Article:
Another option is to start your trip in a hostel where you're likely to meet potential travel companions and can possibly merge itineraries to explore Tanzania together. Just be sure to thoroughly research the hostel and the neighborhood it's located in before reserving a bed to minimize any risks.
Is Tanzania Safe for Female Travelers?
If you are a solo female traveler, you may want to take extra precautions when traveling in Tanzania, although unwanted attention is more common than actual assault. To avoid being made to feel uncomfortable, consider dressing conservatively. This is especially true in the Islamic areas of Tanzania, which include Zanzibar and much of the Swahili Coast. Make sure to research hotels carefully and always stay in a safe area. If you're backpacking, book a private room or a bed in a girls-only dorm rather than a unisex one.
If traveling alone seems intimidating, an organized tour can be a great way to stay safe and meet new people.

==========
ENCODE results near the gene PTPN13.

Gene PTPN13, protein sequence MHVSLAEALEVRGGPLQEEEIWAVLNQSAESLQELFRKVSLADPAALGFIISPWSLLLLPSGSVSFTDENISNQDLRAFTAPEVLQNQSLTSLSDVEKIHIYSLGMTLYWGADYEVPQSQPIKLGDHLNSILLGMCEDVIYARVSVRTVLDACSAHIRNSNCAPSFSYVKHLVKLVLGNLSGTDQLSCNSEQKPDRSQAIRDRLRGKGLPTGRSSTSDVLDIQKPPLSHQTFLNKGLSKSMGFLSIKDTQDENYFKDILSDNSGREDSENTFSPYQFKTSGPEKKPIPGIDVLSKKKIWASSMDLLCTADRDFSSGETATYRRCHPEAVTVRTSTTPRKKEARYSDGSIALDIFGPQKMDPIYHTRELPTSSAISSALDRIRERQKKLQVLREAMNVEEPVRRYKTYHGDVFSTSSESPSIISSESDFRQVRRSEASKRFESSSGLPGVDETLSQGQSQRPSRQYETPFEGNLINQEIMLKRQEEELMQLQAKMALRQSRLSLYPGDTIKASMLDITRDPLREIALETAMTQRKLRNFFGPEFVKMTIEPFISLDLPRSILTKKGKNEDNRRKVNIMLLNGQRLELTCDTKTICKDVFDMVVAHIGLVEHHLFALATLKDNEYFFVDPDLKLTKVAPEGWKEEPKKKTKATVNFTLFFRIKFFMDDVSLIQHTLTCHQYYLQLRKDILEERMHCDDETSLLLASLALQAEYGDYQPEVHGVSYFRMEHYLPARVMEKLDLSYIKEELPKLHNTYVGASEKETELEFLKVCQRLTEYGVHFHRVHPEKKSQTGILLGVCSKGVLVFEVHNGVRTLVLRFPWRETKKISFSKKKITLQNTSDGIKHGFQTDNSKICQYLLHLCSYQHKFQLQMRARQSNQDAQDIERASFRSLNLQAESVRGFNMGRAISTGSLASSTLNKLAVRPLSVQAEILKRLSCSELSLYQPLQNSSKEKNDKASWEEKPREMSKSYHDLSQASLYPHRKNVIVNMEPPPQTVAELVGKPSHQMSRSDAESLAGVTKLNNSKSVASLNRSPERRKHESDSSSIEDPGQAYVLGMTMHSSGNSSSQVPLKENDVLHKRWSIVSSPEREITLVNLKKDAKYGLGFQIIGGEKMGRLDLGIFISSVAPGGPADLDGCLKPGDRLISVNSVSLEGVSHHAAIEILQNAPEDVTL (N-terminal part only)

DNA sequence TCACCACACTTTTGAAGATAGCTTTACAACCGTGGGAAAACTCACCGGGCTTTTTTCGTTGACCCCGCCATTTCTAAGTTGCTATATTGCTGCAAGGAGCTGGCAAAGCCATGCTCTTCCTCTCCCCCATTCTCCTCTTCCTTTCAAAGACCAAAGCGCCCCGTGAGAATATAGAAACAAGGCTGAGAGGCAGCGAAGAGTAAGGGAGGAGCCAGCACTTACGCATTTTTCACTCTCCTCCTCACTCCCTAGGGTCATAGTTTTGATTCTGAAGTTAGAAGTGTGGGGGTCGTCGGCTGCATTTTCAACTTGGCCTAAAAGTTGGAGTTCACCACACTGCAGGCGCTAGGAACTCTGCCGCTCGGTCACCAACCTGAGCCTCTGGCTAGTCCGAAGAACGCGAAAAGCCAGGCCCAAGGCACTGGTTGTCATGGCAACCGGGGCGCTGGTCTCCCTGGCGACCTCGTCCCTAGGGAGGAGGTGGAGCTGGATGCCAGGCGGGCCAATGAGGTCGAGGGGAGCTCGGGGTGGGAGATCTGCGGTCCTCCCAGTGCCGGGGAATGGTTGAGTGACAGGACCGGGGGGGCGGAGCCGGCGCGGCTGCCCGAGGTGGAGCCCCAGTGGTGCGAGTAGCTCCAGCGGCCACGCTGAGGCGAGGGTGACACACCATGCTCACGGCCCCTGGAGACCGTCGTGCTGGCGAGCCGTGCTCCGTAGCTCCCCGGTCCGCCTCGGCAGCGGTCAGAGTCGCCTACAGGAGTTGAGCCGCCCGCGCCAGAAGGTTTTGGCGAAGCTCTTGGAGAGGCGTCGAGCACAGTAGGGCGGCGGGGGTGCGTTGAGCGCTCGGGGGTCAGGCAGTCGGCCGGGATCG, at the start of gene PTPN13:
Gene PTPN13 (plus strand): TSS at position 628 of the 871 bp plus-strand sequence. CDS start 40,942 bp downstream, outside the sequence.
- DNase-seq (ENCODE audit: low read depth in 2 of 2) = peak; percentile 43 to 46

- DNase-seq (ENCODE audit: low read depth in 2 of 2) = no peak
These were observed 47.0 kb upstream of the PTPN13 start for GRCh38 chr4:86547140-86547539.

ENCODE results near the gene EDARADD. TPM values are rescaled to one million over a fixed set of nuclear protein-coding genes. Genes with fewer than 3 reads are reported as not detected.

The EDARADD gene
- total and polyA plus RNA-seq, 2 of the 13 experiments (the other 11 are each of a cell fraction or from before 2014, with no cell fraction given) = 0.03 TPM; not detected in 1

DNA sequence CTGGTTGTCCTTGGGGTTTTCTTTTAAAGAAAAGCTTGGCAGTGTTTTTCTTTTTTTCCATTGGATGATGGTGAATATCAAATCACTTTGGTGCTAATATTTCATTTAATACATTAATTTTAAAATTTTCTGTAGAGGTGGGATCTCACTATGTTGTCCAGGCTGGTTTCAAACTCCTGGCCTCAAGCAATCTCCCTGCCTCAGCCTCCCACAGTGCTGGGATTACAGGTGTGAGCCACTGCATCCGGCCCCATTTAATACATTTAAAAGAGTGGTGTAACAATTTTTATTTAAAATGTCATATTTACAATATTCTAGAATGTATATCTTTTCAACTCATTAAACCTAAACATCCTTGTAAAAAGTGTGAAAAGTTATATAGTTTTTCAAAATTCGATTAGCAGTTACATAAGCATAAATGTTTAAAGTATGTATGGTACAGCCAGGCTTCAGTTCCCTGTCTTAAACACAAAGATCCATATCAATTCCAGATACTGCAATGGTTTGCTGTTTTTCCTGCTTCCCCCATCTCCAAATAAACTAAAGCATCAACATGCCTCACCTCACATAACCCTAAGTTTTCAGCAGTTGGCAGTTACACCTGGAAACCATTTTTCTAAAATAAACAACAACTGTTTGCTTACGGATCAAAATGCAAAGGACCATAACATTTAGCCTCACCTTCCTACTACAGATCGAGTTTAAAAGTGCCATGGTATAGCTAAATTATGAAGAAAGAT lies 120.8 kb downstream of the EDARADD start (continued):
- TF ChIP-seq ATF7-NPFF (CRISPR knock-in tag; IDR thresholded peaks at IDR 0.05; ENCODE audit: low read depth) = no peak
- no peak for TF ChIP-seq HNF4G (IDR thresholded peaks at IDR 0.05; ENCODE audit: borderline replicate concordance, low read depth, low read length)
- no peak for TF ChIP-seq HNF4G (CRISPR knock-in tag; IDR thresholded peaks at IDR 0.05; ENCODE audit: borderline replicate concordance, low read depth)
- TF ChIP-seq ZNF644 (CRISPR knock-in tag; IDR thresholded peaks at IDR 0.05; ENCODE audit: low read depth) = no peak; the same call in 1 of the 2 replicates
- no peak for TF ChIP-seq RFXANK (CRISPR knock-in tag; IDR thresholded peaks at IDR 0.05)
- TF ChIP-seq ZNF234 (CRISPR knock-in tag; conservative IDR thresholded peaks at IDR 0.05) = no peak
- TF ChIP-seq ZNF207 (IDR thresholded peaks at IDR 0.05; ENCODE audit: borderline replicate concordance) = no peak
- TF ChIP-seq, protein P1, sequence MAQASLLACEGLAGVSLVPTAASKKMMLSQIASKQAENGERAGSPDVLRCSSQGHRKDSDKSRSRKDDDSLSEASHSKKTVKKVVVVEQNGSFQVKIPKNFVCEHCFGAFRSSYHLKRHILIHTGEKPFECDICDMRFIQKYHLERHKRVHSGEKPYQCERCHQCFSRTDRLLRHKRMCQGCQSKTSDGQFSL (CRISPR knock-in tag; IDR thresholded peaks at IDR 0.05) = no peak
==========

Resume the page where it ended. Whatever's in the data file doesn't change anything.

Safety Tips for LGBTQ+ Travelers
Homosexuality is illegal in Tanzania and LGBTI persons are openly persecuted by the government. In November 2018, Dar es Salaam regional commissioner Paul Makonda encouraged members of the public to report gays to the authorities for round-ups. Gay male sex carries a jail sentence of up to 30 years. LGBTI persons are advised not to be affectionate with members of the opposite sex in public and the U.S. Department of State even recommends that travelers remove evidence of same-sex relationships from their social media pages.
Safety Tips for BIPOC Travelers
Tanzania is a majority Christian country with a large Muslim population, particularly on the islands of Zanzibar. There's an unquestionable tension between the two groups, although the conflict stems more from political differences than theological ones. Places of worship for both faiths have been the targets of terrorist attacks, and Muslim residents on the Christian-majority mainland have reported discrimination and Islamophobic attitudes. While most of this conflict plays out in Tanzania's politics and affects residents more than tourists, visitors who are religious should exercise caution when visiting churches or mosques and also be aware that it's a delicate topic before debating religion with locals.